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Fish that lose their sense of smell and reptiles that change sex: the strangest effects of global warming


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Birdsong, flowers blooming and mosquito bites are not things you associate with the month of November in the north of England. But they are some of the milder side effects of global warming.

In addition to causing deadly floods and droughts, rising temperatures are cited as responsible for spontaneous explosions in Siberian permafrost, mustard shortages and the darkening of the planet.

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Many of the impacts of climate change are devastating — and some are a bit strange.

Tundra explosion and ‘Earth glow’

Some Russian scientists attribute the appearance of giant craters in the melting of Siberian permafrost —the layer of frozen earth— to rising soil temperatures, which cause underground pockets of gas to spontaneously explode.

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This is just one hypothesis to explain the formation of giant craters in the Arctic landscape.

As a BBC Future article highlighted, they are an “unsettling sign” that this cold and largely unpopulated northern landscape is undergoing some radical changes.

Recent research has also shown that the Arctic is warming even faster than previously thought — four times faster than the rest of the world.

And as well as poking holes in Earth, climate change could also be dimming the planet’s “glow,” according to scientists at the Big Bear Solar Observatory in New Jersey.

By measuring sunlight reflected from Earth onto the dark part of the Moon at night, scientists measure what they call “Earth brightness” or albedo—basically the Earth’s ability to reflect.

Studies suggest that the amount of low cloud over the eastern Pacific Ocean is decreasing due to rising ocean temperatures.

Since these clouds act like a mirror, reflecting sunlight back into space, without them, this reflection diminishes. So, according to these scientists, we might actually be taking the shine off our planet.

Reptiles that change sex

While we may be causing global warming, we’re not the only species that has to deal with it. Some creatures are affected in really surprising ways.

In some reptiles, the sex of the offspring is partially determined by the temperature at which the eggs are incubated. For example, genetically male bearded dragons — a species of lizard found in Australia — change from male to female when incubated at a certain temperature.

So scientists are concerned that males could become increasingly rare as the world warms — putting the species at risk of extinction.

In the ocean, rising levels of carbon dioxide, a greenhouse gas, may be causing fish to lose their sense of smell.

Climate change is also measurably altering seasonal synchrony. In the UK’s most scientifically studied forest of Wytham Wood, baby great tits, a colorful bird common across Europe and Asia, hatched up to three weeks earlier than they would have in the 1940s.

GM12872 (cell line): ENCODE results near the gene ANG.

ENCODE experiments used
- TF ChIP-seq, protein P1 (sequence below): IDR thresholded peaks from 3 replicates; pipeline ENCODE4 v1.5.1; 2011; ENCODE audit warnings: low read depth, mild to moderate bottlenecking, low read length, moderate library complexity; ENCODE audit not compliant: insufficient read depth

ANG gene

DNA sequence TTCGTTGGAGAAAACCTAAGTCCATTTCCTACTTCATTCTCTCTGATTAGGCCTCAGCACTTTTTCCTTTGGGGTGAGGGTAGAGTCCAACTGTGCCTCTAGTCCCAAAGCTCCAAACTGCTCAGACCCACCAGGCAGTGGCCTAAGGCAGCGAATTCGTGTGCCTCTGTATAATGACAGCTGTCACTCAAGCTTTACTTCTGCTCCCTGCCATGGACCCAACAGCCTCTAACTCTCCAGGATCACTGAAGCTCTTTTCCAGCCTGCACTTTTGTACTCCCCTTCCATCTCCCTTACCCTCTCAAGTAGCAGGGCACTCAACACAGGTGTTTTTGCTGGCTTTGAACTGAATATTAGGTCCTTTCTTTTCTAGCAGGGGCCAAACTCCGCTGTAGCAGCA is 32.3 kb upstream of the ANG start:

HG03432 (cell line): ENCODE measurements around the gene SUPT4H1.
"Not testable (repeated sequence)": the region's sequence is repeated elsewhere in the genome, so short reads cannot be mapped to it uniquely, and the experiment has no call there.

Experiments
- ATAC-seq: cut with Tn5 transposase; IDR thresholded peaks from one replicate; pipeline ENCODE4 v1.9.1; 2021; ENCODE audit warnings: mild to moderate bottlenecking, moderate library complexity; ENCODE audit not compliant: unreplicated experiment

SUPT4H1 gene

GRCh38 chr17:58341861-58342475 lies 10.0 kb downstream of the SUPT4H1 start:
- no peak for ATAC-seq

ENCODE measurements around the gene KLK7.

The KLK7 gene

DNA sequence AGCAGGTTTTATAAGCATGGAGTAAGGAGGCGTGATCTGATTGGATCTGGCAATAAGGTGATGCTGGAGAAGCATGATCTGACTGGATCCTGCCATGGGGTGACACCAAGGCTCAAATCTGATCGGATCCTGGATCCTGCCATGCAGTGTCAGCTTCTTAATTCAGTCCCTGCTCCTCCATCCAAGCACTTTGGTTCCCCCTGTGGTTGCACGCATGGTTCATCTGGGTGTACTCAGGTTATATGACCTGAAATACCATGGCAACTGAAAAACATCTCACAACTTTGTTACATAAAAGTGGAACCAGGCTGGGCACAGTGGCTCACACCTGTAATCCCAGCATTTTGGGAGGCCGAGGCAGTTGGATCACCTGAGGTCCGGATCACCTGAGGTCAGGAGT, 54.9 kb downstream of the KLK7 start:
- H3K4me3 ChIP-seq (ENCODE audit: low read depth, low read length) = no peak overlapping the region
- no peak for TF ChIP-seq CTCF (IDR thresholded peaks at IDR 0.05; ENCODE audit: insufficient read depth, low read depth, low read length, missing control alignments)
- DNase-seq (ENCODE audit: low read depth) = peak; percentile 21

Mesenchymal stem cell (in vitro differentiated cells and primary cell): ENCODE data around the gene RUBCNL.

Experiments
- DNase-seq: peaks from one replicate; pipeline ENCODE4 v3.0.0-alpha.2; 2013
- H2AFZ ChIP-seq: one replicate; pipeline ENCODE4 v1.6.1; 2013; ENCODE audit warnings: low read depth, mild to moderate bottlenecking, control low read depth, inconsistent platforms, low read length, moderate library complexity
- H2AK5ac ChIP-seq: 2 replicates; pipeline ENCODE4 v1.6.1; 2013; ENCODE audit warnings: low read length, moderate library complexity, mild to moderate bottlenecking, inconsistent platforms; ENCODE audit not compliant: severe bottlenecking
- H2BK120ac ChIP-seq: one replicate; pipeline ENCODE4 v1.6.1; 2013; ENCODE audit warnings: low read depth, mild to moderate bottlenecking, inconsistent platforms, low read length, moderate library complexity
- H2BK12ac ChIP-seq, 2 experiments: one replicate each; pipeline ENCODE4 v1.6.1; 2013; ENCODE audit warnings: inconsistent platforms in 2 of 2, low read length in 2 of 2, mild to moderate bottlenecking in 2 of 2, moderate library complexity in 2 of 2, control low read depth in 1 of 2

The entire spring food chain has changed with warming — the caterpillars that birds eat, the oak leaves that caterpillars eat — all reach their peak weeks earlier than they used to before we warmed up the world.

As the seasons change, many birds adapt — or simply move. This year, baby bee-eaters were born in a quarry in Norfolk—they are commonly found in the southern Mediterranean and North Africa.

Even the soundscape is changing. London is now the scene of unseasonably birdsong. One study even suggested that forest birds were climbing higher in trees to sing, possibly to prevent their songs from being drowned out by early foliage.

shortage of flavors

Extreme weather is also making it difficult to grow food. Basic commodities such as wheat, corn and coffee are already being affected. And this year there was a notable shortage of condiments.

In April, Huy Fong Foods, a California-based company that makes about 20 million bottles of sriracha hot sauce each year, sent a letter to customers warning of a “severe shortage” of hot peppers.

In the summer, supermarkets in France began to run out of Dijon mustard — a problem that can be attributed to bad weather on the Canadian prairies, where most of the world’s mustard seeds are grown.

And the reality of climate change is hampering even efforts to eliminate carbon. In August, the energy company EDF had to reduce the output of nuclear power plants in France, because there was not enough cold water in French rivers.

The answer — which is now being discussed by 200 countries at the UN climate summit, COP 27 — is a dramatic reduction in planet-warming gases.

But we’ve already transformed our world by heating it—and there are likely to be many more surprising and unexpected consequences.

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I have worked as a journalist for over 10 years, and my work has been featured on many different news websites. I am also an author, and my work has been published in several books. I specialize in opinion writing, and I often write about current events and controversial topics. I am a very well-rounded writer, and I have a lot of experience in different areas of journalism. I am a very hard worker, and I am always willing to put in the extra effort to get the job done.

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